Mr. Tony Banks : To ask the Secretary of State for the Environment when he expects to make orders implementing the various final reports of the Local Government Boundary Commission into the boundaries of London boroughs ; and if he will make a statement.
Column 59Mr. Tony Banks : To ask the Secretary of State for the Environment if there are any proposed boundary changes in London for which the Local Government Boundary Commission has yet to issue first draft proposals.
Mr. Tony Banks : To ask the Secretary of State for the Environment if he will list the legislative measures that govern the work of the Local Government Boundary Commission and the criteria it uses to review local government boundaries.
Mr. Robin Squire : The Local Government Boundary Commission is required under section 48(1) of the Local Government Act 1972 to carry out local government reviews as directed by the Secretary of State.
The commission must have regard to the need for effective and convenient local government.
Mr. Tony Banks : To ask the Secretary of State for the Environment if the Local Government Commission for England is to carry out an examination of the structure of local government in London ; and if he will make a statement.
Mr. Robin Squire : There are no plans to change the general structure of local government in London. The Local Government Act 1992 provides for changes to local government structure to be made only where unitary authorities do not already exist--that is, in the shire counties of England. The new Local Government Commission will, however, have the power to recommend changes to local government boundaries and electoral arrangements in any area, including London.
Mr. Sheerman : To ask the Secretary of State for the Home Department in what ways he intends to support the criminal justice services ; and if he will list the services he intends to support and the resources which will be available to them.
My right hon. and learned Friend will continue the Government's support for the criminal justice services for which he has responsibility by ensuring that they can operate within an appropriate legislative framework, supported where necessary by administrative guidance, and by making appropriate financial provision. The criminal justice services for which he has statutory responsibility are prisons, for which the Home Office is directly responsible, and the police and probation services. In addition, the Home Office provides funding for the Criminal Injuries Compensation Board. In the current financial year, the Home Office will provide the following financial resources in the discharge of these responsibilities.
|£ million --------------------------------------------------------- Prisons |1,363 Police |3,016 Probation |355 Criminal Injuries Compensation Board |137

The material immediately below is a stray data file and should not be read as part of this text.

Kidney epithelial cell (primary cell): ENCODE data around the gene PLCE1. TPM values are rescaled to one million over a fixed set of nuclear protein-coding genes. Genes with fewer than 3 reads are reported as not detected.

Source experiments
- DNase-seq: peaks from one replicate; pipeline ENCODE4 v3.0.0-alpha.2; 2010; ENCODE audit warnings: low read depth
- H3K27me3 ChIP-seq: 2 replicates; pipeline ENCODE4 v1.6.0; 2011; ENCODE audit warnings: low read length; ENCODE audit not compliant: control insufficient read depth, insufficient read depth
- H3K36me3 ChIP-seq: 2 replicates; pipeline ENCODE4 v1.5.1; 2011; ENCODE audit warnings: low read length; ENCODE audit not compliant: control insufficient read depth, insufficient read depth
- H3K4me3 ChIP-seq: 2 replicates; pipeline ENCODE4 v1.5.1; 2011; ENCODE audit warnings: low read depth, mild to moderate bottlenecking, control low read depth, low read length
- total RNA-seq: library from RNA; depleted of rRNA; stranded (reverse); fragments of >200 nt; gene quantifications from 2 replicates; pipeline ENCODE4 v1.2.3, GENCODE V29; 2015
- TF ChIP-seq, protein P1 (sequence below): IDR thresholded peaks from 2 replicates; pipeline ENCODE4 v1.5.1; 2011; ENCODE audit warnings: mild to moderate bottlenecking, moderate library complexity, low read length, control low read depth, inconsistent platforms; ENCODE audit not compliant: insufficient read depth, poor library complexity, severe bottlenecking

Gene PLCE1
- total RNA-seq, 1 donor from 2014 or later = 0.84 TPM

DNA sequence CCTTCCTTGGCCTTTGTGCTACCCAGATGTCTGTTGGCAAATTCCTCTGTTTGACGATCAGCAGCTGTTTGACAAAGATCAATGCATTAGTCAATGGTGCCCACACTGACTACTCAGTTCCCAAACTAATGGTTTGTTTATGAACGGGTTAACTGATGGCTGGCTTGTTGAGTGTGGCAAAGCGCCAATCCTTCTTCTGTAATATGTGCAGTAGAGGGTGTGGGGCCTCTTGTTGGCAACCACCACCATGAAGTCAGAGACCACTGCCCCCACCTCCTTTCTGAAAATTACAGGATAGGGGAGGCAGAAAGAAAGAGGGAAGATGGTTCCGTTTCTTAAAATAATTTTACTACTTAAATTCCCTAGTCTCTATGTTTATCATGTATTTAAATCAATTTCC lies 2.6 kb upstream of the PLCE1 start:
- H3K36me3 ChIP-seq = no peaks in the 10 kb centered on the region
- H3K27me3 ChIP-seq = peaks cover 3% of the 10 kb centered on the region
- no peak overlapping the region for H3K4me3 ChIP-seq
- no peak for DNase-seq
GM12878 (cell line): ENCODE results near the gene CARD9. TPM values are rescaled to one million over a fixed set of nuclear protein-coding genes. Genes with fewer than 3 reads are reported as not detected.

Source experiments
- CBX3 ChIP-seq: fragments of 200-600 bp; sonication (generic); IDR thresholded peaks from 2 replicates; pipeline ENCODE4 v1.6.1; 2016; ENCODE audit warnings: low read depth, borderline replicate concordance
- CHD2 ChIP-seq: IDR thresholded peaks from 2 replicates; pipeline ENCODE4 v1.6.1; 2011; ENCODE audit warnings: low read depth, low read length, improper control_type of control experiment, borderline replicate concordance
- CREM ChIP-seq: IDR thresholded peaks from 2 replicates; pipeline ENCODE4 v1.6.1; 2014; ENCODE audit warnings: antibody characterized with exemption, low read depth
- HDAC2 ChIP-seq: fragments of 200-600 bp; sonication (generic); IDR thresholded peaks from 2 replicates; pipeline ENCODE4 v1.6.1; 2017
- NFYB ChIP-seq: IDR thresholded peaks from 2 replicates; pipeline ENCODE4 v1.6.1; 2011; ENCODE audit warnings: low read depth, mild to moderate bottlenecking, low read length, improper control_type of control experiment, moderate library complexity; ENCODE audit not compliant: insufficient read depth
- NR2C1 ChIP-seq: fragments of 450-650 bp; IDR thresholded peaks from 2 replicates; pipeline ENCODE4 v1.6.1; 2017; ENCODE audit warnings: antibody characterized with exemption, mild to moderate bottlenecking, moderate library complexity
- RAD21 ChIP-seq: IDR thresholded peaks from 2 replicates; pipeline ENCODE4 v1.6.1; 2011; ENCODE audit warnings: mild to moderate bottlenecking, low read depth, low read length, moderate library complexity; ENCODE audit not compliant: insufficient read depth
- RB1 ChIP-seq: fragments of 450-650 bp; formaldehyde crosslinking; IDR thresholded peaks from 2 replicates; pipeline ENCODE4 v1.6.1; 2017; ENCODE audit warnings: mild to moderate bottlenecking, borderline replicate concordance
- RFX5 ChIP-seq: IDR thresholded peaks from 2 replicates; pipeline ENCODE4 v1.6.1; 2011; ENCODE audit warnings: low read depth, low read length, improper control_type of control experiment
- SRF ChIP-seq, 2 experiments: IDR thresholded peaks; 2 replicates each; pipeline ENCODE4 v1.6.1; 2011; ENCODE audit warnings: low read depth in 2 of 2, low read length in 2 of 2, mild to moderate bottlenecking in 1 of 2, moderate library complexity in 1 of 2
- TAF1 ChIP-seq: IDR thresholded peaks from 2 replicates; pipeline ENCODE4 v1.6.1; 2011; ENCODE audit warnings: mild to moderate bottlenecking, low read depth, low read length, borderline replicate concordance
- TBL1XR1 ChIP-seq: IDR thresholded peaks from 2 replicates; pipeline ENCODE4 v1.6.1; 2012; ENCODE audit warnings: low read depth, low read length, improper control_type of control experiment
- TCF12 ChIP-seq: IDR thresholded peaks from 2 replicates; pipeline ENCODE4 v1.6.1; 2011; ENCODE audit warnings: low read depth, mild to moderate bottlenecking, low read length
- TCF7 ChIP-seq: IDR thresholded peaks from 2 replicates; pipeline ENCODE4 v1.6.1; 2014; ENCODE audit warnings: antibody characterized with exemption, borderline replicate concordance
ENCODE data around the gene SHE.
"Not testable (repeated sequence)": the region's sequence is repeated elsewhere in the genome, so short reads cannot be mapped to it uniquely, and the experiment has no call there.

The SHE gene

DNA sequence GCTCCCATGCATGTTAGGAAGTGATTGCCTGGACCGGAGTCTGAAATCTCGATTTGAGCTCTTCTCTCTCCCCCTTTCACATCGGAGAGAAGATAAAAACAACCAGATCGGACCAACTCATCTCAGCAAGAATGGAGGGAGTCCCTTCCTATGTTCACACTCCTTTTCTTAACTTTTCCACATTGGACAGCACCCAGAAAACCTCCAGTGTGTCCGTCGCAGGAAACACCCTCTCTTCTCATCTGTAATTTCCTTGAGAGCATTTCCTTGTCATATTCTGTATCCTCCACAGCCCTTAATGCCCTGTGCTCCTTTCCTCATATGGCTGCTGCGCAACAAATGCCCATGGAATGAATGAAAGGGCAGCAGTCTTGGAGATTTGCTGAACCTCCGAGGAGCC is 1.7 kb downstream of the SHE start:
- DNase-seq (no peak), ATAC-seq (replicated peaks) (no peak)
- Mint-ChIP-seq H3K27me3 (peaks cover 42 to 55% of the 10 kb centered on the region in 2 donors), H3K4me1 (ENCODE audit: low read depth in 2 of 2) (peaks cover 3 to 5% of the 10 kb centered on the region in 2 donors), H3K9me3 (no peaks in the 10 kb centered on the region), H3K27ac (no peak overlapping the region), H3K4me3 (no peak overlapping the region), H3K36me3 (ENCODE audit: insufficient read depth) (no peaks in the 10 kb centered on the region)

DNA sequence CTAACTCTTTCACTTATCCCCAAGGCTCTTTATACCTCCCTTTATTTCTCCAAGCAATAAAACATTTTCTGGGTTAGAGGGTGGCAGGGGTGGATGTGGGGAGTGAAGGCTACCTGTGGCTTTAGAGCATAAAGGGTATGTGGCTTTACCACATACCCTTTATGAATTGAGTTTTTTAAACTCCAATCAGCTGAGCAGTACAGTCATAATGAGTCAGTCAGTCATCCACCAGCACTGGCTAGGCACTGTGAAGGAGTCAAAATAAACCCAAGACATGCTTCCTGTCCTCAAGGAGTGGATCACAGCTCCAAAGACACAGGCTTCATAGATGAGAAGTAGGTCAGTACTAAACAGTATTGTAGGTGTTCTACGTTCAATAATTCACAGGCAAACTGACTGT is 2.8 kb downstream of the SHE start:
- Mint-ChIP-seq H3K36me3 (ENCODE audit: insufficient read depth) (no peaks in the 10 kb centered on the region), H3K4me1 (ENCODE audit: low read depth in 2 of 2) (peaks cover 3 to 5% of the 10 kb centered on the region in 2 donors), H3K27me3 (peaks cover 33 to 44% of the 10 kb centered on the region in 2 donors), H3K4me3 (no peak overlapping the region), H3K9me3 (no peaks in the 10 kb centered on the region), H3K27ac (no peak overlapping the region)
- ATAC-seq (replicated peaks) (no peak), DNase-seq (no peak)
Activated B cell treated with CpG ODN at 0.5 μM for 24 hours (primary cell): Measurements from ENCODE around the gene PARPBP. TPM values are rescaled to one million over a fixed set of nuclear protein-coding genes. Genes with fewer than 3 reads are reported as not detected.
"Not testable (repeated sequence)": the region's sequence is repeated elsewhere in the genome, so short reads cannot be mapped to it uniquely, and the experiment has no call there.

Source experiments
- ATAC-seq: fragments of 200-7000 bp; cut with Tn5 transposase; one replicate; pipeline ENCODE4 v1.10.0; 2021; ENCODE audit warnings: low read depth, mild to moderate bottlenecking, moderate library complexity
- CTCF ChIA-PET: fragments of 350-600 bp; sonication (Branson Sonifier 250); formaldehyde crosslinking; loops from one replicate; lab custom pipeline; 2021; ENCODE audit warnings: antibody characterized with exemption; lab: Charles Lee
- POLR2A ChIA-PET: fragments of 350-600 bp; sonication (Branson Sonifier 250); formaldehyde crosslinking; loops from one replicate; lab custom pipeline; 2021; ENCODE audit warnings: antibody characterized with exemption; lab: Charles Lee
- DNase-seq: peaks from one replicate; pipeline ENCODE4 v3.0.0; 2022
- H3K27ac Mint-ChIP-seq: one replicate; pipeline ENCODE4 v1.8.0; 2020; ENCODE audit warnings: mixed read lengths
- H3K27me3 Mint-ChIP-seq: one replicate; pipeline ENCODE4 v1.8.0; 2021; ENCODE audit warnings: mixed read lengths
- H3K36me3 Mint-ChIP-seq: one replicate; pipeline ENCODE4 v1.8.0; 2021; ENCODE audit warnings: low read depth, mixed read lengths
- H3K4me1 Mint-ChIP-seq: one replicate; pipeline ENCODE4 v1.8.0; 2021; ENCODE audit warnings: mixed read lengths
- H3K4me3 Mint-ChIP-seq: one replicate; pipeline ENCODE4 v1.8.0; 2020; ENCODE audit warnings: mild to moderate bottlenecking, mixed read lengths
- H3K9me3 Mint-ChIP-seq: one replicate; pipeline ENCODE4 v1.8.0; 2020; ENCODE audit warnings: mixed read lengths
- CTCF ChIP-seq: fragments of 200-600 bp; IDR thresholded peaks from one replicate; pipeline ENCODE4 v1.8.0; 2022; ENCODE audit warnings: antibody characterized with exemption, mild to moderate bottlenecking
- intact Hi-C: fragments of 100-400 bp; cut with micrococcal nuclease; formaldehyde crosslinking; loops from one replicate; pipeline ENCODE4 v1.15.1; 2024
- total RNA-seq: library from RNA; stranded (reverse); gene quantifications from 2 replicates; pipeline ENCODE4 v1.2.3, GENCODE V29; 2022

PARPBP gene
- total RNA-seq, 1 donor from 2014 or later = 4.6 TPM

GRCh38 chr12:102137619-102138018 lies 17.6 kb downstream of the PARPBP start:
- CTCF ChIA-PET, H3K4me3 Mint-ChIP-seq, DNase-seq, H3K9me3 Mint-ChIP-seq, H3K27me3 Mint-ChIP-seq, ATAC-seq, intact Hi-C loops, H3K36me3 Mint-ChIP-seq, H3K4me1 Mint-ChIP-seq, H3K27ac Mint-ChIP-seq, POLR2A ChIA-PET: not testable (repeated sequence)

Mr. Dalyell : To ask the Secretary of State for the Home Department what action he is taking relating to the allocation of the various responsibilities of the police and others, in relation to anti-terrorist activities on the British mainland.
Mr. Peter Lloyd : I understand that the Boundary Commission for England has not yet decided when it will publish its provisional recommendations for the county of Essex, although it is likely that this will be towards the end of the review.
Mr. Tony Banks : To ask the Secretary of State for the Home Department when he expects the parliamentary boundary commission to begin consultation on the review of parliamentary boundaries in London ; and if he will make a statement.
Mr. Peter Lloyd : I understand that the Boundary Commission for England has not yet decided when it will publish its provisional recommendations for London boroughs, although it is likely that this will be towards the end of the review.
Mr. Tony Banks : To ask the Secretary of State for the Home Department if he will list the legislative measures which govern the work of the parliamentary boundary commission and the criteria it uses to review parliamentary boundaries.
Mr. Peter Lloyd : The legislation that governs the work of the parliamentary boundary commissions is the Parliamentary Constituencies Act 1986. The criteria used to review parliamentary boundaries are set out in schedule 2 to that Act which gives the rules for the redistribution of seats.
Mr. Alan Williams : To ask the Secretary of State for the Home Department if the Parliamentary Boundary Commission for Wales will be working on the basis of the existing local government boundaries or the eventual government proposals for new boundaries.
Mr. Peter Lloyd : The local government boundaries which will be used by the Parliamentary Boundary Commission for Wales in its next general review of constituencies will depend upon the timing of that review. This has yet to be decided.
Mr. Burns : To ask the Secretary of State for the Home Department when he expects to publish legislation arising out of the consultation paper dealing with the law on squatting ; and if he will make a statement.
Mr. Jack : The Government are committed to improving remedies against squatting. A consultation paper setting out various options was published last October, requesting comments by 31 March. A wide variety of individuals and organisations responded.
These comments will be valuable in guiding work by ourselves and other Government Departments in determining how best to improve law in this area.
Mr. Barnes : To ask the Secretary of State for the Home Department in what forms he holds information on the numbers of postal, proxy and expatriate votes issued and used during the 1987 and 1992 general elections.